- The Washington Times - Monday, March 19, 2001

LOS ANGELES The Maryland basketball team flew out of Idaho yesterday in hopes of landing in a place it hasn't visited in a quarter of a century. The Terps traveled to Southern California to begin preparing for Thursday's Sweet 16 game at the Arrowhead Pond in Anaheim, Calif.

The Terps have ventured 3,000 miles for the West Region semifinal, where a win would send them to their first Elite Eight since 1975. But blocking the way is a school just a short commute from College Park. The Georgetown Hoyas might pass for a Cinderella if their bulky big men don't shatter the glass slipper. In addition to getting within one game of the Final Four, local bragging rights are on the line.

"I'm not wasting time on that," Maryland coach Gary Williams said. "Our Sweet 16 game is Georgetown. That's all that matters. A lot of other people will talk about that. But to me, it's irrelevant."

Williams will attempt to downplay the checkered history between the top two local programs as he braces for the inevitable hype. The neighbors who have met just once in the last 20 years will play for the first time since 1993, when freshman Joe Smith led the Terps to an 84-83 overtime win at Capital Centre. The previous meeting came in the 1980 NCAA tournament when the Hoyas prevailed 74-68 in a second-round game in Philadelphia.

Maryland, seeded third in the West, plans to return the postseason favor. The Terps began this season's tournament by stumbling in the first round before squeaking past 14th-seeded George Mason, but righted themselves in a rout of an undersized Georgia State team, seeded 11th, on Saturday. Pivot men Lonny Baxter and Terence Morris rebounded from awful first-round performances to lead the way.

"I was really mad at myself because I knew that wasn't me out there against George Mason," said Morris, who had 14 points and nine rebounds against the Panthers after a season-low four-point showing against the Patriots. "I wasn't aggressive at all. I came out with an aggressive mind [against Georgia State] that I was going to take whatever they gave me points inside, rebound, block shots everything."

The matchup with the 10th-seeded Hoyas will mark a stark contrast to playing Lefty Driesell's running Panthers. Baxter will battle freshman Mike Sweetney, both listed at 6-foot-8 and 260 pounds. Morris, at 6-9, will spend time guarding 7-footer Ruben Boumtje Boumtje.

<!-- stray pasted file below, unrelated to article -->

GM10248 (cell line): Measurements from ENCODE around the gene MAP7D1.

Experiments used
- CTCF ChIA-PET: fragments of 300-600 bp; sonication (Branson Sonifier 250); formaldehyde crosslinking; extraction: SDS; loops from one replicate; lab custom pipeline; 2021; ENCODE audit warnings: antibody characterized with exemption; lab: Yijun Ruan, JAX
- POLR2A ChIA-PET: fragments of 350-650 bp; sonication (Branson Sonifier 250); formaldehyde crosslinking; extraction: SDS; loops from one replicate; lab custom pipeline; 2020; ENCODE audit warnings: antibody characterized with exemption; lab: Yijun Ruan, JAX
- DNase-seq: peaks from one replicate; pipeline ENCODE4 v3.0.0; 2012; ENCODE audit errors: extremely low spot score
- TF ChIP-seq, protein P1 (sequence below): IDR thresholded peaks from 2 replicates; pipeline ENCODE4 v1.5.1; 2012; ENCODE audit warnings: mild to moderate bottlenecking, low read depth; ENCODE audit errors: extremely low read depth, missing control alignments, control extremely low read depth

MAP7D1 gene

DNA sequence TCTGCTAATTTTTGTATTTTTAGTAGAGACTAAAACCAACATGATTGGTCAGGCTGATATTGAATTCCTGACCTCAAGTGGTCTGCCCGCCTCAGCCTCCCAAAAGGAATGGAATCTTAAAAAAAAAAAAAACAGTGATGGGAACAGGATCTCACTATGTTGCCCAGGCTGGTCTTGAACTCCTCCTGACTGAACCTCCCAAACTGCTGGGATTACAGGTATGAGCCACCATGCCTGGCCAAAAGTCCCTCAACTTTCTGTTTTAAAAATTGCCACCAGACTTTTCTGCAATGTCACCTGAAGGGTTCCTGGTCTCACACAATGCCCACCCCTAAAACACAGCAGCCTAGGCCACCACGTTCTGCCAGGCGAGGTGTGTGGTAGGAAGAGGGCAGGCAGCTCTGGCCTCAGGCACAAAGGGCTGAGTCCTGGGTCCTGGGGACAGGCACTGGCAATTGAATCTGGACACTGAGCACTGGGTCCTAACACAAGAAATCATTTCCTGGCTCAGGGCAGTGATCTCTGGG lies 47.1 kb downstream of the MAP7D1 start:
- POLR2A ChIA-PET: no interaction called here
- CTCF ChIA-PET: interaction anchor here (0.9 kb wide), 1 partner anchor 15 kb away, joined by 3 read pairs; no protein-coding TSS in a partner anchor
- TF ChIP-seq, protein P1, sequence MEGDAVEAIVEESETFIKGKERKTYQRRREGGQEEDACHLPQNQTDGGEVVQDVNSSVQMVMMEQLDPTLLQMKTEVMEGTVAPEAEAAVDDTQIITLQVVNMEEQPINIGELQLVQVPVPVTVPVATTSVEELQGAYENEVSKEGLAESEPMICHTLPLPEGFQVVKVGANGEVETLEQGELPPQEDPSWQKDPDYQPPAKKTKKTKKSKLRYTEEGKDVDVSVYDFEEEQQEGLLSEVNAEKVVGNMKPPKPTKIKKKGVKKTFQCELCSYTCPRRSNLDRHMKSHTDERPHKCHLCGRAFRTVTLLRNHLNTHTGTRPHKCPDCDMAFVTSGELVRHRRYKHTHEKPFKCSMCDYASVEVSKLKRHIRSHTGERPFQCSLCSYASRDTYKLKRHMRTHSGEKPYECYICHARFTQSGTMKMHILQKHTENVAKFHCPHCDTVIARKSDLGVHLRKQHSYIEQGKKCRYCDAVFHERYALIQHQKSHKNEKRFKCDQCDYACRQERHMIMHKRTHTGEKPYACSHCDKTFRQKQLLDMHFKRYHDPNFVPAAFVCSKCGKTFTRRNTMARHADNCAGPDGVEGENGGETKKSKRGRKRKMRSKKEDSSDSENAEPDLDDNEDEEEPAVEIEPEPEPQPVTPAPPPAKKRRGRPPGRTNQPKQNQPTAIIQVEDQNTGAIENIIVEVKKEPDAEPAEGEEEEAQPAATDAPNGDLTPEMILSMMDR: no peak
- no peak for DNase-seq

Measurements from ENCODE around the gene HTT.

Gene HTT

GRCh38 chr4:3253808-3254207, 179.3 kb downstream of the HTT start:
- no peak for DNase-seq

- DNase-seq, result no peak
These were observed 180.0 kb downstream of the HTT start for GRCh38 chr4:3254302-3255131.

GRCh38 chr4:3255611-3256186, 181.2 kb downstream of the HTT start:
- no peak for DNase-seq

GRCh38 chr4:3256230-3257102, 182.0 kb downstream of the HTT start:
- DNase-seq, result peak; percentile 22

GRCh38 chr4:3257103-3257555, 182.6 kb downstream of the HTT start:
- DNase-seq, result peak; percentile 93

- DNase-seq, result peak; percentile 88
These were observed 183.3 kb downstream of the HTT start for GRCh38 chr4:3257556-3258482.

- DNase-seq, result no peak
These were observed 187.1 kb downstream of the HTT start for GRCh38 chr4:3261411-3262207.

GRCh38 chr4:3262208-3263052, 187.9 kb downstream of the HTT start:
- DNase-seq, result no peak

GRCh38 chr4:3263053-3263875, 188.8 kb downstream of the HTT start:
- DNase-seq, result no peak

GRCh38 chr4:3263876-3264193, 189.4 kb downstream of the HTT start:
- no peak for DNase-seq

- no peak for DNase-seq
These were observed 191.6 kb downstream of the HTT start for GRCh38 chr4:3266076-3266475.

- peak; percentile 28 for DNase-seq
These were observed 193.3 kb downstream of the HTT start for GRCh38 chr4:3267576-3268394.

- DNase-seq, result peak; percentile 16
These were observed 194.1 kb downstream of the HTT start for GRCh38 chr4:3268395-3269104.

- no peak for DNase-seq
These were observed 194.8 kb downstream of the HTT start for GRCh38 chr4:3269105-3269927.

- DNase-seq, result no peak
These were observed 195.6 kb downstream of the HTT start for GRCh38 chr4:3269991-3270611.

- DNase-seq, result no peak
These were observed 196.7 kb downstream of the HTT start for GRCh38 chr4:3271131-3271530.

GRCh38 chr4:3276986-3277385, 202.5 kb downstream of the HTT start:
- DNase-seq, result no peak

"They're big, probably as big as any team we face North Carolina big," said Williams, of the Hoyas having three players at least 6-11 besides the broad Sweetney. "And Kevin Braswell is a great guard. He's a big-play guy."

The Terps have an advantage on the perimeter with Juan Dixon, Steve Blake and Byron Mouton, but must neutralize the inside game to win.

Maryland (23-10) is known as a finesse team. Seven-footer Mike Mardesich and 6-10, 250-pound Tahj Holden will be asked to come off the bench and match muscle with the Hoyas (25-7).

The Terps have an edge in depth, with small forward Danny Miller becoming a major contributor late in the season. The 6-8 junior with surprising quickness for his size shut down Georgia State leading scorer Shernard Long, who is four inches shorter, in the second half. Meanwhile, the Terps were the aggressor by pounding the ball inside to Baxter (19 points, 14 rebounds) and Morris.

It took until midway through the second half before the Terps wore out the undermanned Panthers and eased their way into their fifth Sweet 16 in eight seasons, a round that has not been kind to Maryland. Williams has an 0-6 record in region semifinals, including an 0-4 record in his 12 seasons at Maryland.

Williams changed the team's travel plans from when Maryland was in the same situation in 1998. That season he took the team back to College Park from Sacramento, Calif., after the subregional, before returning to the region semifinals in Anaheim.

"It's too hard to travel like that," said Williams, whose fourth-seeded team fell to top-ranked Arizona in the region semifinal. "Guys get back home late Sunday night and come back out on Tuesday. This time we can practice hard without the jet lag situation."

Jet lag won't be an issue, but an intriguing matchup will be as the Terps shoot for the "Washington area championship" as well as the school's first Elite Eight appearance since before any of the players were born.

"I can live with that," said Williams, who gave his team the day off from practice. "What I try to do is keep the [hype] away from the players. I don't want them to dwell on outside stories."


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